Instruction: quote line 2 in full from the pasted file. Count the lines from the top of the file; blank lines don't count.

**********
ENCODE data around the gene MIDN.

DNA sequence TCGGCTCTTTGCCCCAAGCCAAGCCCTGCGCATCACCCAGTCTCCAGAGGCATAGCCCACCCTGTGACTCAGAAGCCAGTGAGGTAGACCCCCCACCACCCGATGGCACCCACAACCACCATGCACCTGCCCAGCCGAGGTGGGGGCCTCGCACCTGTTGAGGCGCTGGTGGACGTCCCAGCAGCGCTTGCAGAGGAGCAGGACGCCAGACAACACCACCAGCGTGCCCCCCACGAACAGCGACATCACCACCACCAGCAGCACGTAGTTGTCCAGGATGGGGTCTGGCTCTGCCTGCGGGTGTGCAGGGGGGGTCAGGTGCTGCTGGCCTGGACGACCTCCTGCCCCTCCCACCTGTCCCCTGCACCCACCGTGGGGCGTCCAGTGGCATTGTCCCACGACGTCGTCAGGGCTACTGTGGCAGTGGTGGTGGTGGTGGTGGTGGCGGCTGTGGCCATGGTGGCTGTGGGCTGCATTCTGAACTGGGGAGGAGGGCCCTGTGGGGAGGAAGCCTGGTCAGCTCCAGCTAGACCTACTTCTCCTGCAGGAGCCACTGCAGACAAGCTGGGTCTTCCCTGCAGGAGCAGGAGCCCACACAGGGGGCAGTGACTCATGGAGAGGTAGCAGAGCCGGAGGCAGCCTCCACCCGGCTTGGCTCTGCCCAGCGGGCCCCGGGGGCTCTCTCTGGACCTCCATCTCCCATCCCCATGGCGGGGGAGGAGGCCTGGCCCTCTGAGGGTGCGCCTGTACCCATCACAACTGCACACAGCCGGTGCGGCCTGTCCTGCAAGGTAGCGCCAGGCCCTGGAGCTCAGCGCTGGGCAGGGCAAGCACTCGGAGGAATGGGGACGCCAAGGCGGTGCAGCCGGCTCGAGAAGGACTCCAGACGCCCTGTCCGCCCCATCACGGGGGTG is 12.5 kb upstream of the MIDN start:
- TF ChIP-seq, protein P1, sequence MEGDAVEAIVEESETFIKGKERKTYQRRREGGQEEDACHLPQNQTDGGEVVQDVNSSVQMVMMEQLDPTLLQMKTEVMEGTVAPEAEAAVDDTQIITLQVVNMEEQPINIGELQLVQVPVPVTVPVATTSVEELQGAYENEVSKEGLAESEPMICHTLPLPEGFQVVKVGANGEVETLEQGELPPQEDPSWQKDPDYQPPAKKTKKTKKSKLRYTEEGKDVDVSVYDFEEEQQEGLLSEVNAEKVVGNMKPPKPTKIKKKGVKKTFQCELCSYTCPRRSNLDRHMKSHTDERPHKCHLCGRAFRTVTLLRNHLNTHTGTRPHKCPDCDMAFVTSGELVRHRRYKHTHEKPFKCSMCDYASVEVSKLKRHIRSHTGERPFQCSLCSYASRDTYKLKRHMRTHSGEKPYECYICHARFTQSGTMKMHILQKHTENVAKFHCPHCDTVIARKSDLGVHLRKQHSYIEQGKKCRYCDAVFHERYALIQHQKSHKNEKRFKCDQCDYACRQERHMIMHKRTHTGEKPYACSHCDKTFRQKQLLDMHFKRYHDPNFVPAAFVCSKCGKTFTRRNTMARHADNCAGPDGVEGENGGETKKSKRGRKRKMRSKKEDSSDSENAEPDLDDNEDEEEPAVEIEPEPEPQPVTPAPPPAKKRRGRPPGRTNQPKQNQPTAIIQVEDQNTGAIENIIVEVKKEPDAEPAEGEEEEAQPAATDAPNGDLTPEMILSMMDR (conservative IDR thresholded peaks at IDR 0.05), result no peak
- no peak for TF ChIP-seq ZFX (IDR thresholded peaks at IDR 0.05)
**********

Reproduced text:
DNA sequence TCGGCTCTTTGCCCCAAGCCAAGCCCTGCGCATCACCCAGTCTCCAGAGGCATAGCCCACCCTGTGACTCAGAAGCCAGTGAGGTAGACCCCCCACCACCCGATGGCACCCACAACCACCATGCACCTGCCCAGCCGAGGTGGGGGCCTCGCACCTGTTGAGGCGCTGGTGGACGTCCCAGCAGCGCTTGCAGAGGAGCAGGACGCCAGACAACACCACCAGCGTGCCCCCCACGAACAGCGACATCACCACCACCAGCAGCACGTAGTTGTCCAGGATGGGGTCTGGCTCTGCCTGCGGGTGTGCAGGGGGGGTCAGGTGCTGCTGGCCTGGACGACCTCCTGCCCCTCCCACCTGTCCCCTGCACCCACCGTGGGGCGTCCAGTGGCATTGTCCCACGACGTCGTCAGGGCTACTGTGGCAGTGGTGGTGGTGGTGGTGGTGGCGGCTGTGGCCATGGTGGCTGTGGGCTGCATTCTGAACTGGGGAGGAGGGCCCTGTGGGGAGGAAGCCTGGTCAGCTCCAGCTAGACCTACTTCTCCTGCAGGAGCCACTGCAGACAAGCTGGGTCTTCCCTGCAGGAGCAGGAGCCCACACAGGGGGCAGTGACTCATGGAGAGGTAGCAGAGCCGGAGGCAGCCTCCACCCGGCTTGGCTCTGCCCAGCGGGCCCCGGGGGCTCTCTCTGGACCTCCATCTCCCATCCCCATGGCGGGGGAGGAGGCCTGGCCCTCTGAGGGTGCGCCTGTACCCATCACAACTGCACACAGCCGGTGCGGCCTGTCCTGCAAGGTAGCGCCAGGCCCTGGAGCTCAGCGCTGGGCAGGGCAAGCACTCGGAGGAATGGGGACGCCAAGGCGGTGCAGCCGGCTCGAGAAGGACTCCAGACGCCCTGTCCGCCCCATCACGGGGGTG is 12.5 kb upstream of the MIDN start: